The incendiary bullets set fire to the engine and the flames reached back towards the cockpit. The pilot struggled to escape, but the fire embraced and consumed him. Then he fell out of the burning wreck and the canopy of a white parachute unfolded. It gently brought him, swaying and lifeless back to earth. What landed was a charred remnant of a human being. It was taken to hospital and tended. Only a spark of life remained in it.
His delirium was a kaleidoscope of disconnected voices and images drowning in a tempest of emotion. The physical pain had been smothered by morphine, but the emotional pain of failure and loss raged. It collided with terror of the future. The shockwaves knocked him down a black abyss of despair and hopelessness. His screams of defiance died in whimpers too weak to hear. Only the others spoke.
“We’re losing him!” the doctor warned urgently.
“Break! Break!” Ginger shouted, followed by Kiwi booming out: “Hit the silk, mate! Hit the silk!”
“We’ve got to stop them!” Ulli pleaded. “The Nazis are destroying everything!”
Ginger echoed him desperately. “We have to stop them! That’s London burning!”
“I should have known you’d fail again,” his father scoffed.
“I’ve got my wings, Father! I’ve passed the wings test!” he was so proud of that.
“Flying is a sport not a profession!”
“Don’t listen to father, you look wonderful!” his kid sister Sarah assured him.
“My God! His face is gone!”
“What’s his name?”
“David Sebastian Goldman, but he goes by the name of ‘Banks’ in the RAF – apparently his father owns a bank in Canada.”
“He’s Canadian then?”
No, German, Banks tried to tell them, but they couldn’t hear him.
Youthful voices chanted, “Jude verrecke!”
British voices answered: “No first-class club admits Jews.”
“The ground crews know you don’t fire more than twenty to thirty rounds a flight. You can’t do any damage with that.”
“I’d like to recommend you for a transfer to Training Command.”
“Don’t give up, Banks!” Ginger pleaded. “M’Dad’s coming.”
“You don’t need to come back, David. Not, if you fail again.”
“He’ll never fly again, poor chap.”
“If I can’t fly, I’ll die!” Banks protested.
“Maybe it’s better to die?” Who said that?
“Don’t give up, Banks, m’lad. Don’t give up now. You’ve almost made it. You’re in good hands.” The voice was rough and uncultivated, but emotion made it deep and forceful. It broke through the fog of the delirium and drew Banks towards it.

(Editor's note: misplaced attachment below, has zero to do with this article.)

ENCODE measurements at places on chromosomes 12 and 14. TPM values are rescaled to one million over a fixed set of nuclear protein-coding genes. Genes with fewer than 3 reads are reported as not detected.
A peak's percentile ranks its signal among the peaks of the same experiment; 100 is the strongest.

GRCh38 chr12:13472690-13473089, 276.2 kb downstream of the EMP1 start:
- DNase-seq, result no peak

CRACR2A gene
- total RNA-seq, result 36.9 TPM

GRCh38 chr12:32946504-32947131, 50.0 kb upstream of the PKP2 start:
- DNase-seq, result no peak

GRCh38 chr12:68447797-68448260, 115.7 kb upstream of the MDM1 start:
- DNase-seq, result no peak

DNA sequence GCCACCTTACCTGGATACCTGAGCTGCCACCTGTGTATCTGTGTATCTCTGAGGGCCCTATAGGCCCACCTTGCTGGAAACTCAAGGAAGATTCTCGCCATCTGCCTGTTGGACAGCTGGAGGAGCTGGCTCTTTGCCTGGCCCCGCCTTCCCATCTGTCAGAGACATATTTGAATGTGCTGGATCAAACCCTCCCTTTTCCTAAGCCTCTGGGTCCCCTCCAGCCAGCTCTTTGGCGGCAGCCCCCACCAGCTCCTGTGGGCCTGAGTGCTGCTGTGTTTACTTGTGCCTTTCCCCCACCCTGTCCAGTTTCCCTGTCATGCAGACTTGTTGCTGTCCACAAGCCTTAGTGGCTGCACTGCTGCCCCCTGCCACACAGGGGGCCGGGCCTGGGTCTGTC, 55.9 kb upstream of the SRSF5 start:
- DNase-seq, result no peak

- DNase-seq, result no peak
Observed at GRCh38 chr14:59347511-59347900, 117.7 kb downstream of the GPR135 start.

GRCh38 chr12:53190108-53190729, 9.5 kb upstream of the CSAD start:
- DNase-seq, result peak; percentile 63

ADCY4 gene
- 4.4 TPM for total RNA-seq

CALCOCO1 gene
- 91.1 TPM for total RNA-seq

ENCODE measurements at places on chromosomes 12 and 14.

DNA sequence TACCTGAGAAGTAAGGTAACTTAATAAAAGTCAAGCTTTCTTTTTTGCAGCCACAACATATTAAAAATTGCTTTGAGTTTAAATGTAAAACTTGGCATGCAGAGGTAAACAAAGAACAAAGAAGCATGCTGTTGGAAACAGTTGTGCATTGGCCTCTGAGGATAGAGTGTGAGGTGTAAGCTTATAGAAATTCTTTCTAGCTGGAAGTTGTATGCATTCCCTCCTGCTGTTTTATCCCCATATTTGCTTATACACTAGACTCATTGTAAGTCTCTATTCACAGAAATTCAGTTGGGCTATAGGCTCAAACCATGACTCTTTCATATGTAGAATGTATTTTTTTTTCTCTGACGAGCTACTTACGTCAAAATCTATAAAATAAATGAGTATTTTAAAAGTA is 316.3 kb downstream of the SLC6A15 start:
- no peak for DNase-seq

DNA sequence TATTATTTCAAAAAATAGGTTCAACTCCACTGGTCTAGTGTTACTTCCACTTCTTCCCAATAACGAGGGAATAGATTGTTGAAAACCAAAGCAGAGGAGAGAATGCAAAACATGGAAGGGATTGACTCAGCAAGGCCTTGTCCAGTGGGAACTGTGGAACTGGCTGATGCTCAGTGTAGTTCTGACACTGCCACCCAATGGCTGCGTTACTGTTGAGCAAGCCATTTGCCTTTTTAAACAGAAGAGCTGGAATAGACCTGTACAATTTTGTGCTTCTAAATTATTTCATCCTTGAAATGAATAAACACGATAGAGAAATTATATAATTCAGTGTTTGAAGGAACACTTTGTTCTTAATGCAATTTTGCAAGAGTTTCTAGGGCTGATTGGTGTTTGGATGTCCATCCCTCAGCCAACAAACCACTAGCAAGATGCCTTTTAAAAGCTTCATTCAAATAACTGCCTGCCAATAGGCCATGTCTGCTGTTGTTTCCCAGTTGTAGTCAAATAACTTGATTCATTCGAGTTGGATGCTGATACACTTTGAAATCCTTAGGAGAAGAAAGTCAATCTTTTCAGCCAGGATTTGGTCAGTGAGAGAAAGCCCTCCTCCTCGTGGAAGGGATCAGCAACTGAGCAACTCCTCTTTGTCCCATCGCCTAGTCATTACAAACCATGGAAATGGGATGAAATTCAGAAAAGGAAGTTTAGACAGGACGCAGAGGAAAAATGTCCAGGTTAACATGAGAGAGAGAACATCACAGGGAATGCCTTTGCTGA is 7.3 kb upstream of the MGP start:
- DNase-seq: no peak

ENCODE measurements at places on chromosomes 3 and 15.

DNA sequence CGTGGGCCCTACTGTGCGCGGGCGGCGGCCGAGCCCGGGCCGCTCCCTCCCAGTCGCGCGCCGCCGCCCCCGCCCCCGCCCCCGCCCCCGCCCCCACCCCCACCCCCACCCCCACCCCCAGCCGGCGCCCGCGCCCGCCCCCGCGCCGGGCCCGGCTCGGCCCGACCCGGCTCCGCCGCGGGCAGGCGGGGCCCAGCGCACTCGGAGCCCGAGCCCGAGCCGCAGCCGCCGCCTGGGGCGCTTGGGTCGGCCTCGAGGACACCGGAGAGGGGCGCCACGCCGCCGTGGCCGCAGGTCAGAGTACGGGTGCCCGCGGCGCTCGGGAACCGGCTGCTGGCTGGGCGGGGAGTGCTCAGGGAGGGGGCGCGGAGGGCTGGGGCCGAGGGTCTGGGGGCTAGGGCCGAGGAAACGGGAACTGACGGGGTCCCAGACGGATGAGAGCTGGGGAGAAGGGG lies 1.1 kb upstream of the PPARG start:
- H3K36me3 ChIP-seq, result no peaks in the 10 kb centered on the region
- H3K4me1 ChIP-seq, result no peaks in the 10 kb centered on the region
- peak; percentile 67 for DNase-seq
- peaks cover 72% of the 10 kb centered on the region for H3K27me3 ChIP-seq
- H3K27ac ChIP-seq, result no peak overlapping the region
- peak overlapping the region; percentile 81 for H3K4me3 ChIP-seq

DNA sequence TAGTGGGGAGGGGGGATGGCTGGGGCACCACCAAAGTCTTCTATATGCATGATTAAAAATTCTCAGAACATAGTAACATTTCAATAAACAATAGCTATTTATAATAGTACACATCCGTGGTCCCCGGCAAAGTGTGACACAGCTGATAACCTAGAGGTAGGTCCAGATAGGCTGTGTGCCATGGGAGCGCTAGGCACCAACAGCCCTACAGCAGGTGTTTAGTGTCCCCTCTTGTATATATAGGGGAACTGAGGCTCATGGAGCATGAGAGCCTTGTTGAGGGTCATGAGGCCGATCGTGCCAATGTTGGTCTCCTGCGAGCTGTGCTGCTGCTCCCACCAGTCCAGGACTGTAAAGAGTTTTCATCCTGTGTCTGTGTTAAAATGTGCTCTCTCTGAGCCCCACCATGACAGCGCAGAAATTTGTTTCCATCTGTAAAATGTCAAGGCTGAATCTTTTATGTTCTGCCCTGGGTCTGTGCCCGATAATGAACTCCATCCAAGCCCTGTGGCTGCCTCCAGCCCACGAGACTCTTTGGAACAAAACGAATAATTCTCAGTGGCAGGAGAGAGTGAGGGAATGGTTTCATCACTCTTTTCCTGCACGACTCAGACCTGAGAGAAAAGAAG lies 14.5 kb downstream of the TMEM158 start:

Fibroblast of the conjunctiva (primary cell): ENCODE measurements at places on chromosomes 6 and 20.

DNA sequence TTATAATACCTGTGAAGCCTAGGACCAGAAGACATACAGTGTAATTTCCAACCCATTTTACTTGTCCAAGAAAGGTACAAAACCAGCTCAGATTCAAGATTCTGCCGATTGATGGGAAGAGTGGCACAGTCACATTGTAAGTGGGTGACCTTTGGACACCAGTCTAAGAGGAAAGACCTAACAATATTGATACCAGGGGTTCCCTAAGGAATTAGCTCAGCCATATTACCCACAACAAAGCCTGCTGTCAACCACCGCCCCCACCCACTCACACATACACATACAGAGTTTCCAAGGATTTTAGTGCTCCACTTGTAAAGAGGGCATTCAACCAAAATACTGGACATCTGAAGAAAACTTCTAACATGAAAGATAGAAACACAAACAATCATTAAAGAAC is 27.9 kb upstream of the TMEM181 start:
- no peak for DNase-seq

He opened his eyes, but they swam with murky tears blurring his vision. It was dark. The blackout blinds were firmly shut. The only light came from a shaded lamp. The blinds diffused and dulled the flashes that accompanied the steady thud and crump of bombs going off in the distance. They were hitting London again.
His gaze found the hulking figure in the chair beside his bed. The visitor’s big hands were stubby, his dirty fingers played unconsciously with his brimmed hat, and his brow was creased.
“Mr Bowles?” Banks asked, distrusting his own eyes. Why on earth would Ginger’s father be sitting with him here in the hospital?
“Banks?” The man’s face lit up with relief, and he jumped to his feet. “Banks? Are you awake?”
“Yes. What are you doing here?”
“Ginger sent me. He woke me up out of a deep sleep. Shook me that hard that I couldn’t stay asleep. ‘You’ve got to get to Queen Victoria Cottage Hospital in East Grinstead, Dad,’ he said. ‘Banks needs you.’”
“But …” Banks didn’t have the strength to put his thoughts into words. Ginger couldn’t possibly have done or said any of that. He’d been nailed by an Me-110. His Hurricane had flamed and crashed into the burning dockyards during the first big daylight raid on London. That must have been two weeks ago, or more.
“Been here for nearly 24 hours,” Mr Bowles continued. “The doctor was worried you wouldn’t pull through. I’ll go and find the night nurse and let her know you’ve come round.” He was out of the door before Banks could stop him.
Click Follow to receive emails when this author adds content on Bublish